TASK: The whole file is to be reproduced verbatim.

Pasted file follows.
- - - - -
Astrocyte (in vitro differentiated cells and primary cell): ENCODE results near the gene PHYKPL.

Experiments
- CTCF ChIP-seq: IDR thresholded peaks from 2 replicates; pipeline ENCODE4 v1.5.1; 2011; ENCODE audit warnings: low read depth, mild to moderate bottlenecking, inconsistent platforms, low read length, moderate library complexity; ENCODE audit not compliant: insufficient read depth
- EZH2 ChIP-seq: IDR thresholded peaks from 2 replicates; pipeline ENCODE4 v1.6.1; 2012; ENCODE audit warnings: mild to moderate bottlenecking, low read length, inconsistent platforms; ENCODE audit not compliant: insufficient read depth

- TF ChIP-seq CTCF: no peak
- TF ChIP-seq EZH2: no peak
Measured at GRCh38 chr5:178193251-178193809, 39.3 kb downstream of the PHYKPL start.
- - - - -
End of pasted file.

Astrocyte (in vitro differentiated cells and primary cell): ENCODE results near the gene PHYKPL.

Experiments
- CTCF ChIP-seq: IDR thresholded peaks from 2 replicates; pipeline ENCODE4 v1.5.1; 2011; ENCODE audit warnings: low read depth, mild to moderate bottlenecking, inconsistent platforms, low read length, moderate library complexity; ENCODE audit not compliant: insufficient read depth
- EZH2 ChIP-seq: IDR thresholded peaks from 2 replicates; pipeline ENCODE4 v1.6.1; 2012; ENCODE audit warnings: mild to moderate bottlenecking, low read length, inconsistent platforms; ENCODE audit not compliant: insufficient read depth

- TF ChIP-seq CTCF: no peak
- TF ChIP-seq EZH2: no peak
Measured at GRCh38 chr5:178193251-178193809, 39.3 kb downstream of the PHYKPL start.